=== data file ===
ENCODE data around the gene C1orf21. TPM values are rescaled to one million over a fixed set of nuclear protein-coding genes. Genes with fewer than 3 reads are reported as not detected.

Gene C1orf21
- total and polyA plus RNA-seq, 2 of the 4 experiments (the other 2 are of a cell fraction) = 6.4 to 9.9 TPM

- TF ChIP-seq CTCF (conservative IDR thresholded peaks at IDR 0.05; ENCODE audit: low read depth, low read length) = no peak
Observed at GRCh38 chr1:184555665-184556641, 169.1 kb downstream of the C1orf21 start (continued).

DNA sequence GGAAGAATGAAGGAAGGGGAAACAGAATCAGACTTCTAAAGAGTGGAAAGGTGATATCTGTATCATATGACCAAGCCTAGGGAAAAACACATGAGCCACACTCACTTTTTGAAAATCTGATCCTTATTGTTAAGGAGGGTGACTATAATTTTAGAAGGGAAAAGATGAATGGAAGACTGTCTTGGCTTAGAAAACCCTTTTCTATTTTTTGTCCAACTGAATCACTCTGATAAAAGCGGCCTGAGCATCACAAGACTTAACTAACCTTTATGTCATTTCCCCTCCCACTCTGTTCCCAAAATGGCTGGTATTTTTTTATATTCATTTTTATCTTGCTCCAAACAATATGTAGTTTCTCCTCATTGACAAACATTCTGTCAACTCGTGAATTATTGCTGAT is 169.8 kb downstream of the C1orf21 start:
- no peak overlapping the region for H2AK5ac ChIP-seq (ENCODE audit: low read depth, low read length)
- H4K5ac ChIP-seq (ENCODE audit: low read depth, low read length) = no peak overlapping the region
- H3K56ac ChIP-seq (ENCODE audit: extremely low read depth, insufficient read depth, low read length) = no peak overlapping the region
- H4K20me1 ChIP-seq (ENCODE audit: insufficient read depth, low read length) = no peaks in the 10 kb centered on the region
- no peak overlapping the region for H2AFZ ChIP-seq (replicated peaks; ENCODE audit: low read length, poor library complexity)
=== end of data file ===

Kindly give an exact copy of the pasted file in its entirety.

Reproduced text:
ENCODE data around the gene C1orf21. TPM values are rescaled to one million over a fixed set of nuclear protein-coding genes. Genes with fewer than 3 reads are reported as not detected.

Gene C1orf21
- total and polyA plus RNA-seq, 2 of the 4 experiments (the other 2 are of a cell fraction) = 6.4 to 9.9 TPM

- TF ChIP-seq CTCF (conservative IDR thresholded peaks at IDR 0.05; ENCODE audit: low read depth, low read length) = no peak
Observed at GRCh38 chr1:184555665-184556641, 169.1 kb downstream of the C1orf21 start (continued).

DNA sequence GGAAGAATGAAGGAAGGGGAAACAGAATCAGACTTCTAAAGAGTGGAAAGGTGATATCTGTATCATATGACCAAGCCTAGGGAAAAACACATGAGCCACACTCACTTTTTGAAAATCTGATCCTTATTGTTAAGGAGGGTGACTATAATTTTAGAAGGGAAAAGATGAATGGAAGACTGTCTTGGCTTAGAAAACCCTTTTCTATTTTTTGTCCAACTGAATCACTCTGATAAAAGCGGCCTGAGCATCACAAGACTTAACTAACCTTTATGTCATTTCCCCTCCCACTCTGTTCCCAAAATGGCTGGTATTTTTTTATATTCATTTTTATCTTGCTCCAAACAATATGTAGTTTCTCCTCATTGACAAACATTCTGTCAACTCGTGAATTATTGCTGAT is 169.8 kb downstream of the C1orf21 start:
- no peak overlapping the region for H2AK5ac ChIP-seq (ENCODE audit: low read depth, low read length)
- H4K5ac ChIP-seq (ENCODE audit: low read depth, low read length) = no peak overlapping the region
- H3K56ac ChIP-seq (ENCODE audit: extremely low read depth, insufficient read depth, low read length) = no peak overlapping the region
- H4K20me1 ChIP-seq (ENCODE audit: insufficient read depth, low read length) = no peaks in the 10 kb centered on the region
- no peak overlapping the region for H2AFZ ChIP-seq (replicated peaks; ENCODE audit: low read length, poor library complexity)